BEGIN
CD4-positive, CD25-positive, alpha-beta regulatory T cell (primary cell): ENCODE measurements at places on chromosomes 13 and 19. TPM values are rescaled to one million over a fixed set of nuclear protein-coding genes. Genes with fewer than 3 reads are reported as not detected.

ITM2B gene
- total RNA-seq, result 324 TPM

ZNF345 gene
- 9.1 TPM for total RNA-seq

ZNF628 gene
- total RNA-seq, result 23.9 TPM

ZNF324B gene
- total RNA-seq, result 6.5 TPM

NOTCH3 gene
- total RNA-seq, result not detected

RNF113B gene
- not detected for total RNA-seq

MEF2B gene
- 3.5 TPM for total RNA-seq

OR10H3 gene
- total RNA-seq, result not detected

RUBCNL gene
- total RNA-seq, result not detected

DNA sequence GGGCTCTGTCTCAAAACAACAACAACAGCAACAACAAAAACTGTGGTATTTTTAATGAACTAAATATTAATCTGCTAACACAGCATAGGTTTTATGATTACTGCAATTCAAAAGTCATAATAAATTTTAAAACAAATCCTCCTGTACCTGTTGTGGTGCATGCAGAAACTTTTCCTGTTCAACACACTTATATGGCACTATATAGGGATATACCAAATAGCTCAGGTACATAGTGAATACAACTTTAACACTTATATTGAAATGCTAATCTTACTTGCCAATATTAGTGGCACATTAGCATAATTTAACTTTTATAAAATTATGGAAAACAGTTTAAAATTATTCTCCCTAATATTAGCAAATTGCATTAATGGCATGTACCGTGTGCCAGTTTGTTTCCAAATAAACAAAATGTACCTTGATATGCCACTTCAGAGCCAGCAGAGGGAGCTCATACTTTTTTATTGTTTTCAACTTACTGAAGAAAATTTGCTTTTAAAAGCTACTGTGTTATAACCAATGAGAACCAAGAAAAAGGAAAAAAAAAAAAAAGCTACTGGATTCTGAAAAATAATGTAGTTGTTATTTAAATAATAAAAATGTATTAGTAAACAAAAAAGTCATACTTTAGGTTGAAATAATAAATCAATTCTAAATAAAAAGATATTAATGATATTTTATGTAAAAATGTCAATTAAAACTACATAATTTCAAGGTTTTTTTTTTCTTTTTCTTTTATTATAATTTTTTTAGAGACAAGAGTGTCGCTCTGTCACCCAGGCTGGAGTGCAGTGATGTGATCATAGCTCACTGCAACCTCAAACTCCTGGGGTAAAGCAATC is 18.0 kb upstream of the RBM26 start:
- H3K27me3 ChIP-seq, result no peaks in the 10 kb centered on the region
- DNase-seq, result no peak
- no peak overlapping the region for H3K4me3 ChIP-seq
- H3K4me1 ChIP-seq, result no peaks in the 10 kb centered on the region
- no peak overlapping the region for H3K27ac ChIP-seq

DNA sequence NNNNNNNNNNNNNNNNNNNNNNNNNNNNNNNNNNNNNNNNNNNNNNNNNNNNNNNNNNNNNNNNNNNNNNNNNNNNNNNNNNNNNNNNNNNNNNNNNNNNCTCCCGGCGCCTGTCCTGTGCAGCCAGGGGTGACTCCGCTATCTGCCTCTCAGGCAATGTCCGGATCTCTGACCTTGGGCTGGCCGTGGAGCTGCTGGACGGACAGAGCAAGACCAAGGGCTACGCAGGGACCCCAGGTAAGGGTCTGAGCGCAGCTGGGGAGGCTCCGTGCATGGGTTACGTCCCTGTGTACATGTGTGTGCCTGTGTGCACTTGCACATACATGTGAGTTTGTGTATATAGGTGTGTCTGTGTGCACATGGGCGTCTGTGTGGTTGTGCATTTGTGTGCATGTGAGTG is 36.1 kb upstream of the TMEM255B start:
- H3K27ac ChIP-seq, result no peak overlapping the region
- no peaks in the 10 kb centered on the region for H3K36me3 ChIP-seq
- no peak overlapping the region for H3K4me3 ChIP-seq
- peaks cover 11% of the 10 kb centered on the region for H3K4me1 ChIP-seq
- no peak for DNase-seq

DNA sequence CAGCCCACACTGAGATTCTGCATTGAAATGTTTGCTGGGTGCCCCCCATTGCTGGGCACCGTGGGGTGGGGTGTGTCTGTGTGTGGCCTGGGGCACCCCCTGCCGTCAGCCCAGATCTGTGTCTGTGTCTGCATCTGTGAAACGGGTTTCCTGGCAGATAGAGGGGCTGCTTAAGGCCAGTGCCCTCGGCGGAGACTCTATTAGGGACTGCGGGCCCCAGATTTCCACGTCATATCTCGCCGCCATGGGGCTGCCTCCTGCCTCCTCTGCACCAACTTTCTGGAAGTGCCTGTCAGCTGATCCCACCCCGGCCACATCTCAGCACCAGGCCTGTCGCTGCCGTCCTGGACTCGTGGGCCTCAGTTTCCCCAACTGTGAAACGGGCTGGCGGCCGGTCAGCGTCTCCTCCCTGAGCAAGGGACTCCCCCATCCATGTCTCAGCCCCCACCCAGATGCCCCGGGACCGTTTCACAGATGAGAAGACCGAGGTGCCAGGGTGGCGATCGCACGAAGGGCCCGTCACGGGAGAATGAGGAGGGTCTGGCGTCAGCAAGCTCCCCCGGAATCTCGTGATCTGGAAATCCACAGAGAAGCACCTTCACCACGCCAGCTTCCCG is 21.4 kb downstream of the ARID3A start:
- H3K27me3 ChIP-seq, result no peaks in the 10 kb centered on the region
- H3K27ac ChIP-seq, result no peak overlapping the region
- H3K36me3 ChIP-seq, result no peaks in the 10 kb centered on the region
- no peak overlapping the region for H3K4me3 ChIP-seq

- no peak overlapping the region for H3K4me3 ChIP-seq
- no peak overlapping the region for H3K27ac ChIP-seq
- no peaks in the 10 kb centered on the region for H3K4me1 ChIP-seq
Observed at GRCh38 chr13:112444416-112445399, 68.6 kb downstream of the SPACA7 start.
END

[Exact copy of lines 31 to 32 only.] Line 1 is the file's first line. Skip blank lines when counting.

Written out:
- no peak for DNase-seq

DNA sequence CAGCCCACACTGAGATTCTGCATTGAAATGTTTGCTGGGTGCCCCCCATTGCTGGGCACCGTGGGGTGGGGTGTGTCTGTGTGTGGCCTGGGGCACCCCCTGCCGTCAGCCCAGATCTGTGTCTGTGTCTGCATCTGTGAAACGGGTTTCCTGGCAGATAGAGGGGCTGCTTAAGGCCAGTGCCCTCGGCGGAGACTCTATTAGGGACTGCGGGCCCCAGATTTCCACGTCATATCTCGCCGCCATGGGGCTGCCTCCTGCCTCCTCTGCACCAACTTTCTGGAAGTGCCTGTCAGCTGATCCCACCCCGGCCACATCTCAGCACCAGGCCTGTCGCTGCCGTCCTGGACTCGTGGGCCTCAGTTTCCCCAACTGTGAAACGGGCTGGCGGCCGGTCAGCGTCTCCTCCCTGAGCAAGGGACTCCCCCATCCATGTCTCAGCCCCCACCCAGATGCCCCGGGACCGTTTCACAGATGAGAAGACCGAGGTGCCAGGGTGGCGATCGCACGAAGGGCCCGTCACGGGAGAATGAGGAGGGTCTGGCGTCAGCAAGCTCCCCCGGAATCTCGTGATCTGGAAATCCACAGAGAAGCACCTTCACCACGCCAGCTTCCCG is 21.4 kb downstream of the ARID3A start: